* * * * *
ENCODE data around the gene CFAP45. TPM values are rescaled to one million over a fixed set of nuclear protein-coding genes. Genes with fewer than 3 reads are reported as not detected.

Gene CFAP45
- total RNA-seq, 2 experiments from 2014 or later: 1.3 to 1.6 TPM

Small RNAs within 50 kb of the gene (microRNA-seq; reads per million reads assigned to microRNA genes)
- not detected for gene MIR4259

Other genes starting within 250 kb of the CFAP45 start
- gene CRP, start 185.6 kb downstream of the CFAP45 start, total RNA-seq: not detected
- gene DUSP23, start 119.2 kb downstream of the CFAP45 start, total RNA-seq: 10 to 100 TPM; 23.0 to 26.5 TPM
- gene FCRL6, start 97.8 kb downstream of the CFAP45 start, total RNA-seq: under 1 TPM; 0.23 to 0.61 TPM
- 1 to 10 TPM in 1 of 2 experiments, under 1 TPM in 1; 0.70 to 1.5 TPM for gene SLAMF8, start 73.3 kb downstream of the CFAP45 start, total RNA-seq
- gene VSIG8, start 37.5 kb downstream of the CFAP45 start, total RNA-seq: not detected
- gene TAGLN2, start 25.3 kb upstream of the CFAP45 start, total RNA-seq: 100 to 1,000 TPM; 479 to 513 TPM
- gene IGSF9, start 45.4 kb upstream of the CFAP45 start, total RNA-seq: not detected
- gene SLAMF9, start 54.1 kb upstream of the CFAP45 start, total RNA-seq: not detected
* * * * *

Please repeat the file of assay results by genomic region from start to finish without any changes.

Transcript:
ENCODE data around the gene CFAP45. TPM values are rescaled to one million over a fixed set of nuclear protein-coding genes. Genes with fewer than 3 reads are reported as not detected.

Gene CFAP45
- total RNA-seq, 2 experiments from 2014 or later: 1.3 to 1.6 TPM

Small RNAs within 50 kb of the gene (microRNA-seq; reads per million reads assigned to microRNA genes)
- not detected for gene MIR4259

Other genes starting within 250 kb of the CFAP45 start
- gene CRP, start 185.6 kb downstream of the CFAP45 start, total RNA-seq: not detected
- gene DUSP23, start 119.2 kb downstream of the CFAP45 start, total RNA-seq: 10 to 100 TPM; 23.0 to 26.5 TPM
- gene FCRL6, start 97.8 kb downstream of the CFAP45 start, total RNA-seq: under 1 TPM; 0.23 to 0.61 TPM
- 1 to 10 TPM in 1 of 2 experiments, under 1 TPM in 1; 0.70 to 1.5 TPM for gene SLAMF8, start 73.3 kb downstream of the CFAP45 start, total RNA-seq
- gene VSIG8, start 37.5 kb downstream of the CFAP45 start, total RNA-seq: not detected
- gene TAGLN2, start 25.3 kb upstream of the CFAP45 start, total RNA-seq: 100 to 1,000 TPM; 479 to 513 TPM
- gene IGSF9, start 45.4 kb upstream of the CFAP45 start, total RNA-seq: not detected
- gene SLAMF9, start 54.1 kb upstream of the CFAP45 start, total RNA-seq: not detected